Talkin’ Blues Lesson: A Tribute to Cliff Gallup’s Legendary Flash — with Tab and Audio
That's Cliff Gallup with the Gretsch Duo-Jet.
Gene Vincent and the Blue Caps epitomized rockabilly’s iconic image, with their leather jackets, ducktail hairstyles and kick-ass-and-take-names personae. The band also introduced one of the most adept, versatile and influential electric guitarists of his generation: Cliff Gallup.
Born in 1930, Gallup was 26 when he joined up with Vincent, a wild young singer from Norfolk, Virginia. In May 1956, as the brief but volcanic rockabilly craze was peaking, Vincent was invited to record in Nashville under the guidance of veteran producer Ken Nelson.
Nelson had session pros (including studio guitar phenomenon Grady Martin) standing by, in case the energetic but green Blue Caps failed to deliver. But from the moment Gallup launched into “Race with the Devil” it was clear that he was an extraordinary guitarist and unique stylist in his own right.
The Nashville sessions produced Vincent’s biggest hit, “Be-Bop-a-Lula,” and in the process Gallup defined the classic rockabilly guitar sound with his bright, clean tone, augmented by a healthy dose of slapback delay. His setup featured a Gretsch Duo-Jet with DeArmond pickups, Bigsby vibrato and heavy, flatwound strings, most likely played through Martin’s Standel amp.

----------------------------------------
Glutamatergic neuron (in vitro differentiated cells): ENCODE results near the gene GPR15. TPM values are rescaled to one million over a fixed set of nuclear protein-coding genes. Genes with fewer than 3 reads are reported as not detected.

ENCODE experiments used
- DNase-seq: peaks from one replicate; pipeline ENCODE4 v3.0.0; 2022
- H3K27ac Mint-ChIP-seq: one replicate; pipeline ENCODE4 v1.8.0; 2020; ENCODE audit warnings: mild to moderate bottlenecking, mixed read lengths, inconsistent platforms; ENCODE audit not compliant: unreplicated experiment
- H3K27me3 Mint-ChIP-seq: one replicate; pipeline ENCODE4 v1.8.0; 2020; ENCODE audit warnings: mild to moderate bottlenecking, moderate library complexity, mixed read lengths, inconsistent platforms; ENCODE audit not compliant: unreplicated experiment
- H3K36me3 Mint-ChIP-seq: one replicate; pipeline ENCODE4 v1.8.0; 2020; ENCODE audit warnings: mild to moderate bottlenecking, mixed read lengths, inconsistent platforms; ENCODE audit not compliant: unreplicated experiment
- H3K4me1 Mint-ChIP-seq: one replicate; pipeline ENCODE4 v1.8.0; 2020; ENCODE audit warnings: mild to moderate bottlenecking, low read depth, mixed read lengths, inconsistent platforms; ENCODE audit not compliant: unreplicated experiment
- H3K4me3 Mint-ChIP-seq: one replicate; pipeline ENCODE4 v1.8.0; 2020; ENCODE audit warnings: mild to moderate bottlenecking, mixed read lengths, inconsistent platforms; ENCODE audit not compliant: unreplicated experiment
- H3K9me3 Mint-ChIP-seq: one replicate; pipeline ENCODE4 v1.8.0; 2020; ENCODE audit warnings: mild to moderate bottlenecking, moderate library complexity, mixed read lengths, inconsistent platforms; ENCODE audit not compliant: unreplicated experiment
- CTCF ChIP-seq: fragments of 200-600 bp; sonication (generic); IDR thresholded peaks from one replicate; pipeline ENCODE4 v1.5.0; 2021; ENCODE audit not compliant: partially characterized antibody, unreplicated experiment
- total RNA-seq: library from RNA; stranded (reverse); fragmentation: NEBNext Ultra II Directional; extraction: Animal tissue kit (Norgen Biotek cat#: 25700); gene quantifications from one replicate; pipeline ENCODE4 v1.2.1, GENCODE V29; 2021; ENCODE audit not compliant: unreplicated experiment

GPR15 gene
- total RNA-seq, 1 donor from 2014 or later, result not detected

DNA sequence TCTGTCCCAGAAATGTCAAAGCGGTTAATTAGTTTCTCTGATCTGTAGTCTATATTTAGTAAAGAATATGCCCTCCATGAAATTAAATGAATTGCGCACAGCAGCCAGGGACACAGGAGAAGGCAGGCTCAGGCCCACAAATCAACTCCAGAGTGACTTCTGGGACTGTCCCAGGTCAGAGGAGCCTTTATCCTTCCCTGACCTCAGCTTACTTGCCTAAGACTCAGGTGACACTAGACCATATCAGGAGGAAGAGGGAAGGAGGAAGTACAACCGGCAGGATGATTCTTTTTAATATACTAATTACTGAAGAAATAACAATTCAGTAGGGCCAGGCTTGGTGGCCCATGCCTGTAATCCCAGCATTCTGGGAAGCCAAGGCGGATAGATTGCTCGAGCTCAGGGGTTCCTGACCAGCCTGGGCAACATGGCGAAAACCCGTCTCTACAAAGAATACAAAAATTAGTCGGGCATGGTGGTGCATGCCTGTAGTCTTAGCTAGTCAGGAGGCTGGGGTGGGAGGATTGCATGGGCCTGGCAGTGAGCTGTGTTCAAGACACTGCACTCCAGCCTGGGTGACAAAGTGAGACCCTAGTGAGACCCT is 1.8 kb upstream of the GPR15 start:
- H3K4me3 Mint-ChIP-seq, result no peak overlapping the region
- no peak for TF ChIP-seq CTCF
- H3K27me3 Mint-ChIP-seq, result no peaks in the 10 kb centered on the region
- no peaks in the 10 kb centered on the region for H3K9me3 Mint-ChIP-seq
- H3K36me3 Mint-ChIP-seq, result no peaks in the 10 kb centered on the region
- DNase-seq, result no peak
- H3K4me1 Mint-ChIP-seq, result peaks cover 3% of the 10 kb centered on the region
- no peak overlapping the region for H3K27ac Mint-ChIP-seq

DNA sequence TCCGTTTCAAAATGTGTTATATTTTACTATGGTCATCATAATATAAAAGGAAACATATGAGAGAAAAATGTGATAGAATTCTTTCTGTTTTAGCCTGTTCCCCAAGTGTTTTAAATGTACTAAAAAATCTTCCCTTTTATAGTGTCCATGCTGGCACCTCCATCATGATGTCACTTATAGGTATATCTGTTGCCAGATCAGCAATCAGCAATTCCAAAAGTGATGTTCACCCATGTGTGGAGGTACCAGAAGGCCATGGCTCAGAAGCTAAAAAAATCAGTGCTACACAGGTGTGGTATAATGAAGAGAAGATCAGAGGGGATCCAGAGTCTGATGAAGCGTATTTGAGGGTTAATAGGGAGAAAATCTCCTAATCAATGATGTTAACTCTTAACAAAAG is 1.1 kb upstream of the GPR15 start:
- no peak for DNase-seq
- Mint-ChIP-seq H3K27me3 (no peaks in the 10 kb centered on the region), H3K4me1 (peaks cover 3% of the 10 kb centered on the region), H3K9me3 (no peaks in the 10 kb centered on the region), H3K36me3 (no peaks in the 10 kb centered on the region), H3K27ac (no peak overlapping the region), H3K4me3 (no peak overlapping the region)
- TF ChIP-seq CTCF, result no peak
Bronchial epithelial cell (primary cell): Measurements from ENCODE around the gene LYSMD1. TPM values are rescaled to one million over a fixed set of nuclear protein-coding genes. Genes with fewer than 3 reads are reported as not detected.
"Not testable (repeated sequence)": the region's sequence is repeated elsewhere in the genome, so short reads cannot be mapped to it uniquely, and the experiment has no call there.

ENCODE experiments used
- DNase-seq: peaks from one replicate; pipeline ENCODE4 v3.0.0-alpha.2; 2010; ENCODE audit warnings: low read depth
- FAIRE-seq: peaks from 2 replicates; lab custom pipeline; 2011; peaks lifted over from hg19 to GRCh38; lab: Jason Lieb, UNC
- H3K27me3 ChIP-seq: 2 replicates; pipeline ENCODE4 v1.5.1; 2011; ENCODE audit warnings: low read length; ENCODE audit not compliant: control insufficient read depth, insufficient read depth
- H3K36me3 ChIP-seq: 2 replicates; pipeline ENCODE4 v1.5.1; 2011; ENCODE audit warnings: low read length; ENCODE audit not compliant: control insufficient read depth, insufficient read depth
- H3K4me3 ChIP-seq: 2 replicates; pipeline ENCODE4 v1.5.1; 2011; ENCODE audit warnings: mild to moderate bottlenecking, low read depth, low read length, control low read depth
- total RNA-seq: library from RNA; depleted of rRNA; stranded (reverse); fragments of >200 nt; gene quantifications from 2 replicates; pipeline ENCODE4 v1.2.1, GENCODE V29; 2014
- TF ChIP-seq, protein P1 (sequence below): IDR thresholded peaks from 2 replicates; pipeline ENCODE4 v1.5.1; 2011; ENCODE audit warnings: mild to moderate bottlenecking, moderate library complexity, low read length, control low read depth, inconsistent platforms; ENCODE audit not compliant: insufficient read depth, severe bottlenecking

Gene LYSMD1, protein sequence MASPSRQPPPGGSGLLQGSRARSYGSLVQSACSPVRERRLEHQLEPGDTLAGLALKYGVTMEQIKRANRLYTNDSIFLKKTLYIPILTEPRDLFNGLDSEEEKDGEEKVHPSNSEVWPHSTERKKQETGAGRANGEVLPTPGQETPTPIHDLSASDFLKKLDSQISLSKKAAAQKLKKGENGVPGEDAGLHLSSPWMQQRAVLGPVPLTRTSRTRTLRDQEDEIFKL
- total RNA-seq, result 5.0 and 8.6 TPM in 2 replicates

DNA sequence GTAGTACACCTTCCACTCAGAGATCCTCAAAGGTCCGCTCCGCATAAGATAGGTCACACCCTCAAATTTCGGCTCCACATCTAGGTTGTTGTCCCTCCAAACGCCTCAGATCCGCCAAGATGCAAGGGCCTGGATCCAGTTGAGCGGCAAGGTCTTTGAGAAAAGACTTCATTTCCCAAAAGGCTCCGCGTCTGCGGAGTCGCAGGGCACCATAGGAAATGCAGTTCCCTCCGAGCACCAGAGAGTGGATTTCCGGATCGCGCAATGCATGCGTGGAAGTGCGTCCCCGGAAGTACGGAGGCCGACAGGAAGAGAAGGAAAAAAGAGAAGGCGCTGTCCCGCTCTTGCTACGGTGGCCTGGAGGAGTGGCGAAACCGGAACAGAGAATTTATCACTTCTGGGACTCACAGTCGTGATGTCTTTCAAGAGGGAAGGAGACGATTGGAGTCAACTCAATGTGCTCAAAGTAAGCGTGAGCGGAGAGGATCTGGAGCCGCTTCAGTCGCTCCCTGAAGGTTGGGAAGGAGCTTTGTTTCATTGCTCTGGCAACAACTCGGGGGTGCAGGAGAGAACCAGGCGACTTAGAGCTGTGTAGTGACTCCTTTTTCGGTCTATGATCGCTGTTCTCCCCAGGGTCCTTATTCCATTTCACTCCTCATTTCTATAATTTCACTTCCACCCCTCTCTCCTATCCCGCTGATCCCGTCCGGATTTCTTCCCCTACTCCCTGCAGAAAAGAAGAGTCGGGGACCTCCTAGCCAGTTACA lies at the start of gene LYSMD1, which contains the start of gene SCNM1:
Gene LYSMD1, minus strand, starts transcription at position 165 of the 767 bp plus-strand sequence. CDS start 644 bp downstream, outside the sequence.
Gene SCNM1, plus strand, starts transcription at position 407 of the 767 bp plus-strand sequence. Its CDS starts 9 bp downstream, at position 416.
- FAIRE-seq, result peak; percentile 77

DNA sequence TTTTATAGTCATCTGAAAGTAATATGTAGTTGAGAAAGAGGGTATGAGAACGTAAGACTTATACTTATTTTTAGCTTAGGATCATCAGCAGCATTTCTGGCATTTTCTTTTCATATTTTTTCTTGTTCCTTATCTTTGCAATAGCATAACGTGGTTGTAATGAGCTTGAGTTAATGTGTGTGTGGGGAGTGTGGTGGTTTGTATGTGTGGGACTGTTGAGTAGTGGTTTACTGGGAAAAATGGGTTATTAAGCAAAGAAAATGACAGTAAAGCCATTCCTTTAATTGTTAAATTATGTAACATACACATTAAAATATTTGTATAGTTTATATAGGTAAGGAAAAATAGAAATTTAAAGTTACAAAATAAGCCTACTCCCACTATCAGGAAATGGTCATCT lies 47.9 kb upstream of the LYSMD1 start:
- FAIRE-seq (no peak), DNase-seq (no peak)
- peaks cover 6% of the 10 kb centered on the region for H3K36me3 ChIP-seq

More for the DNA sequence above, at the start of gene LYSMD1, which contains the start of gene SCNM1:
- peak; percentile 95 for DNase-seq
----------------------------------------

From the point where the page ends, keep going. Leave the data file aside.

Gallup combined fast chromatic phrasing reminiscent of Les Paul and a Chet Atkins–inspired hybrid picking style (flatpick plus metal fingerpicks on his second and third fingers, with his fourth finger working the Bigsby tremolo bar), but the spontaneous, imaginative results were entirely his own.
FIGURE 1 compiles some Gallup-style phrases similar to those in high-energy 12-bar Vincent classics like “Cruisin’,” “Race with the Devil,” “Blue Jean Bop,” “Jump Back, Honey, Jump Back” and “B-I-Bickey-Bi, Bo-Bo-Go.” Gallup typically kicked off a solo with an especially catchy idea, like the open-string triplet pull-offs in bars 1–3, and his phrasing generally emphasized chord tones or incorporated the chords themselves, as in bars 3–6. Like Les Paul, Gallup had a quirky, humorous imagination that he expressed with unusual textures, like the dissonant clusters in bars 7 and 8 and the precisely timed, chromatically ascending octaves in bars 9 and 10.
In the second chorus, the ascending arpeggio in bars 1 and 2 leads into a series of syncopated arpeggios in bars 3–8 that suggest Chet Atkins-style fingerpicking, minus an underlying bass pattern. Bars 9–12 include typical Gallup-style single-note runs. He never bent strings more than a half step and favored the sweet sound of the major sixth over the bluesier minor seventh, including the trademark 6–9 chord that caps off the solo.
Gallup’s wild energy and ability to handle fast tempos were second to none, but Vincent also recorded a number of sentimental ballads that required Gallup to solo over more sophisticated changes. Next month: rock and roll romance.
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